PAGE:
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> Finding wind and weather..it all ADDS up!
skysurfr
post Apr 2 2004, 11:08 AM
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From: Chicago
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When considering the weather, usually we are trying to decide "weather or not" to drive to the water today. Bah dah bing!

One very useful resource is the ADDS service. This is the Aviation Digital Date Service. Here you can check the constantly updated weather that is made available to pilots. "The Aviation Digital Data Service (ADDS) makes available to the aviation community text, digital and graphical forecasts, analyses, and observations of aviation-related weather variables. ADDS is a joint effort of NCAR Research Applications Program (RAP), NOAA Forecast Systems Laboratory (FSL), and the National Centers for Environmental Prediction (NCEP) Aviation Weather Center (AWC). "

In more simple terms, you can check the forecast and current conditions at most larger airports on this website.

The catch is that you need to be able to decode the weather. Each product has it's own unique codes and terminology. This is done to dazzle non-pilots and make people say "Whoa! What the heck does all that say?" Actually, it's done because the weather is published all over the world and is used by pilots speaking many different languages.

Let's look at Muskegon Michigan's forecast TAF-Terminal Area Forecast.

KMKG 021138Z 021212 36008KT P6SM SKC
FM1500 01013KT P6SM SCT040 SCT250
FM1800 34015KT P6SM SCT050 SCT250
FM0200 36008KT P6SM SKC


That's a whopper of code, but easy to read when you break it down.

KMKG 021138Z 021212

KMKG is Muskegon Airport, the "K" is added to code you see on your bag tags for all airports in the lower 48 United States. You'll need to find the codes for the airports nearest you. KMKG, KGYY, KMDW, KORD, KMKE are the ones I use in Chicago...Muskegon, Gary, Midway, O'Hare, Milwaukee work pretty well.

Next you see the time stamp: 02 April issued at 11:38Z (GMT) Valid on the 02nd from 12:00GMT-12:00GMT. GMT is "world time", it's used so pilots don't have to pay attention to time zones and eliminated errors in forecasting arrival weather on very long flights. GMT-6= CST, GMT-5=CDT (-5, -4 in Michigan).

36008KT P6SM SKC

Here is the first bit of weather that is valid from the start of the forecast. 360 degrees at 8 knots + (better than) 6 statute miles visibility, Sky Condition Clear.

8 knots, NOT ENOUGH! However thats at 8am Michigan time, and who's up that early?

FM1500 01013KT P6SM SCT040 SCT250

From 15:00 GMT (10am) from 010 degrees at 13 knots, +6miles , scattered clouds at 040(oo) feet (4000ft) and another layer of clouds scattered at 250(oo) feet.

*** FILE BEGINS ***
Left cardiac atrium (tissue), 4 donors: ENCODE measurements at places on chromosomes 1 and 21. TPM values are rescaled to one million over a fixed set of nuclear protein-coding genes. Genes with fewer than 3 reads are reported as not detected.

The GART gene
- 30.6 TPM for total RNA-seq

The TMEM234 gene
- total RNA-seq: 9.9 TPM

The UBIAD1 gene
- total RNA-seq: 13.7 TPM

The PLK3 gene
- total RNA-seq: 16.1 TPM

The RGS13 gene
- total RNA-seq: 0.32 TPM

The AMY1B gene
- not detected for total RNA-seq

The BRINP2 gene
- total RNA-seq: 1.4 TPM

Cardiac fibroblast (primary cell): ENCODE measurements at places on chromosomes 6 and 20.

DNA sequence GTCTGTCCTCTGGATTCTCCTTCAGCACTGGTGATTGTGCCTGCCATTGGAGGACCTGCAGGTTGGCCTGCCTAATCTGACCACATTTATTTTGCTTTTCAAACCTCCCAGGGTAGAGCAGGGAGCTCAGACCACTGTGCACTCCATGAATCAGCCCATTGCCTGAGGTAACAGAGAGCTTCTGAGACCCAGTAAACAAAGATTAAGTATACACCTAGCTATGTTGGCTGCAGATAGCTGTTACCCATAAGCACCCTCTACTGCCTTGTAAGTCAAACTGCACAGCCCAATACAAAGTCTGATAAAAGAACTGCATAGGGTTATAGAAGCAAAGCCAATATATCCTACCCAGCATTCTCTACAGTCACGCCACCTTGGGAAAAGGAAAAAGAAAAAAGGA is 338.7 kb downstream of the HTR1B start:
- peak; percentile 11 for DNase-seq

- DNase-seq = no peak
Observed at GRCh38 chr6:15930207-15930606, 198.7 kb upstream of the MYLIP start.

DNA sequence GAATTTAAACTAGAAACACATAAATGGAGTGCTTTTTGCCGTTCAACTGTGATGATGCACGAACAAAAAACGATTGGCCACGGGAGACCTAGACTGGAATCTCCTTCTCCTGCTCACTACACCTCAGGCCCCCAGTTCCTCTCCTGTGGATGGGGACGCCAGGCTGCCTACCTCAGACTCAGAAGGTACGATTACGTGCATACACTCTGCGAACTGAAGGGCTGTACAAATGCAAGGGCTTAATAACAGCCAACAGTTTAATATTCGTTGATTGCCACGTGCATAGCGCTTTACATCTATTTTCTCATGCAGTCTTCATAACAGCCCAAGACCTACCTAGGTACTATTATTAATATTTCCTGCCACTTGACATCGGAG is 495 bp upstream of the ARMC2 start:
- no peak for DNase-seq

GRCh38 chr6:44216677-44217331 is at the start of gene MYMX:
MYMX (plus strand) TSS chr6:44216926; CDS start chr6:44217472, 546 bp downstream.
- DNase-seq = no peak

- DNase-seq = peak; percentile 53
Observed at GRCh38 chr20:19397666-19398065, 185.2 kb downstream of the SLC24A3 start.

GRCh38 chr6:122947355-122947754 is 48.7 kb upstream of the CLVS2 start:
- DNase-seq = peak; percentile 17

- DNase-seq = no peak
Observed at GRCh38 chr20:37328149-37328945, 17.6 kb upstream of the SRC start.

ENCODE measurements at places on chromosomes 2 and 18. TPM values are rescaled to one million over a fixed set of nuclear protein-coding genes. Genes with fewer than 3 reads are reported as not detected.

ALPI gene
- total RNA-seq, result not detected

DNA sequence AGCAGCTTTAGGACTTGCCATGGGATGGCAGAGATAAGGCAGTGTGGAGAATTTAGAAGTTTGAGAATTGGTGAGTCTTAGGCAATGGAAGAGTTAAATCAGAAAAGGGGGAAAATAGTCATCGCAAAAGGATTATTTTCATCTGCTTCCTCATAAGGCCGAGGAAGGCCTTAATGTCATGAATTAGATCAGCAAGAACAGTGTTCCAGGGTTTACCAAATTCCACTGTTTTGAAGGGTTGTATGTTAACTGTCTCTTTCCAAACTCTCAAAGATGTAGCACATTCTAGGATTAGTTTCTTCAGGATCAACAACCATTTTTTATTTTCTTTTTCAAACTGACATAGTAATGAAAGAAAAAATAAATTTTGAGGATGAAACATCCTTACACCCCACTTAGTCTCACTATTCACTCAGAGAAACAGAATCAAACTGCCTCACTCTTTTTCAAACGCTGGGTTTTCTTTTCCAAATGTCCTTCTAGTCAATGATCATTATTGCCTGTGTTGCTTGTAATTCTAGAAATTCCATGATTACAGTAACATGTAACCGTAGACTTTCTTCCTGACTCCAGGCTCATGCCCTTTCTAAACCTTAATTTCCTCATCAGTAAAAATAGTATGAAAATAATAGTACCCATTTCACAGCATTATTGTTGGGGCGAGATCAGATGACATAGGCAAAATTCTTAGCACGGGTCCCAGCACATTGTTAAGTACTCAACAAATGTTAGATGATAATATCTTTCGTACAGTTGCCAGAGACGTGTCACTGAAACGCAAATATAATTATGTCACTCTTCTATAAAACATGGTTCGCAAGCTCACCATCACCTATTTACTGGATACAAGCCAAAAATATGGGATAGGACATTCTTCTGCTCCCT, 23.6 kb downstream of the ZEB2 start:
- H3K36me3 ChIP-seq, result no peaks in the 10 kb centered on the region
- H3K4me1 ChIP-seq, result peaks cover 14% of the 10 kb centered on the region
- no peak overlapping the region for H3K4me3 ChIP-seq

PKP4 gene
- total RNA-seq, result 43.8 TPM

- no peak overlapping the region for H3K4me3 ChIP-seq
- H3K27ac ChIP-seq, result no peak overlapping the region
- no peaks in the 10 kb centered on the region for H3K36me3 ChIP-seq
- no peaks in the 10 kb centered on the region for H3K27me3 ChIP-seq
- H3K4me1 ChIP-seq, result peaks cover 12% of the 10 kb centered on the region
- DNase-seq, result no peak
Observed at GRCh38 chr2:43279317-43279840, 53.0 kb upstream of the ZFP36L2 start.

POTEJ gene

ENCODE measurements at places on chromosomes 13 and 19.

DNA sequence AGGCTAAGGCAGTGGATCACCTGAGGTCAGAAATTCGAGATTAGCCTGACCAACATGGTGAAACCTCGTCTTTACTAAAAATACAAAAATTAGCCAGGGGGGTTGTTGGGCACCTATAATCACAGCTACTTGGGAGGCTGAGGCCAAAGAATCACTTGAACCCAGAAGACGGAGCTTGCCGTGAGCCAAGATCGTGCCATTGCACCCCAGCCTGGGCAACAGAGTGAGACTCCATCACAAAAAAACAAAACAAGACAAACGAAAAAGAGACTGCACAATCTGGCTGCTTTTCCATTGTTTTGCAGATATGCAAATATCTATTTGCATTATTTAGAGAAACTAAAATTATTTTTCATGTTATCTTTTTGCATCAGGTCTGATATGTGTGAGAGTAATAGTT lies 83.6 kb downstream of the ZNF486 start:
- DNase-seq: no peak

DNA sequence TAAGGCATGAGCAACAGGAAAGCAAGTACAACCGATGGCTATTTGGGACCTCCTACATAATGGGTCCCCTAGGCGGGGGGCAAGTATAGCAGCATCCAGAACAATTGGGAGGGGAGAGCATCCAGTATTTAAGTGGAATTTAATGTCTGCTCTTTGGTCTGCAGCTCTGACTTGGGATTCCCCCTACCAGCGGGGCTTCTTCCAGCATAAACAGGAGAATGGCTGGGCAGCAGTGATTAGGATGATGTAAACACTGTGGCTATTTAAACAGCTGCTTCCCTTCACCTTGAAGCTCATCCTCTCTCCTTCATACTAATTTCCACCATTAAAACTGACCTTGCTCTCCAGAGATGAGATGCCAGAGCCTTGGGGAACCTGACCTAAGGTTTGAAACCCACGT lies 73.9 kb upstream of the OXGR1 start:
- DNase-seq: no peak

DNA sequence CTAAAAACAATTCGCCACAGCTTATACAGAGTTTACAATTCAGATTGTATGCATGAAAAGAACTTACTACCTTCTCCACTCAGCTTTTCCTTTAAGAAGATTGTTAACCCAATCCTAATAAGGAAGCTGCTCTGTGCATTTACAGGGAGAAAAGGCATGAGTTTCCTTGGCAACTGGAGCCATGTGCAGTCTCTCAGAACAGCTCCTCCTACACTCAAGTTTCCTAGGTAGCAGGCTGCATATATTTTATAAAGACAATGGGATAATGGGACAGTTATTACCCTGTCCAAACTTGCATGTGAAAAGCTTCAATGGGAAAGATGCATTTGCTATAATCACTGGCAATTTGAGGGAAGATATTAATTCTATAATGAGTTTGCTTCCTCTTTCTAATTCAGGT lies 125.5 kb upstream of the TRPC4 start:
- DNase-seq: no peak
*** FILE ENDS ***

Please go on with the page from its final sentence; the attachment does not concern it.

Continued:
Now thats kiteable! 13 knots from the North, and we are headed for the south side of the pier!

You can play with the decoder available online and learn the TAF's for yourself and your local area.

What's the weather doing now?

Have a look at the METAR. That is a current snapshot of the weather, usually taken a few minutes before each hour. The format is similar to the TAF with a few little changes.

Again, enter the K-Code for your local airport....

KMKG 021455Z 35008KT 10SM CLR 09/M04 A3005 RMK AO2 SLP181 T00891039 50006

KMKG is Muskegon again, 02nd at 14:55z (GMT) 9:55am local time, 350 degrees at 8 knots, 10 miles visibility, clear sky, 9 degrees C, dew point -4 C, Altimeter setting 30.05, the rest are remarks for special use like Sea Level Pressure (SLP) . There can also be some remarks here that are useful like RB/RE Rain Began with a time, and Rain Ended with a time.

Again, you can decode these on the website for your local airports and area.

Also available is a JAVA based Map tool for the METARS. You can highlight over all of the Great Lakes area and get all the wind readouts at once in a nice graphic format. Take some time to explore this feature, it's a very powerful wind tool. It makes finding the approaching wind line very easy.

There are several other tools available in the site. In fact this is one of the sources your local weather person uses to create the forecast for radio and television. You can view radar look at PROGnostication Charts and also the winds aloft. Finding wind at 35,000 feet won't be of much use to us even with 100M lines.

http://adds.aviationweather.noaa.gov is the link to the ADDS Home page.

Also here is a text file for all the airport codes:

http://adds.aviationweather.noaa.gov/metars/stations.txt

If you were wondering,

PHOG 021454Z AUTO 05007KT 10SM FEW070 21/19 A3003 RMK AO2 SLP173 T02110194 55005 TSNO

PHOG 021129Z 021212 03008KT P6SM FEW025 SCT050
TEMPO 1216 SCT025 BKN050
FM2000 05018G25KT P6SM FEW035 SCT050
FM0600 06012KT P6SM SCT050


PHOG is Maui!

Mike Urban
Naish Midwest Team
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jlatino
post Apr 14 2004, 02:06 PM
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Sweet!
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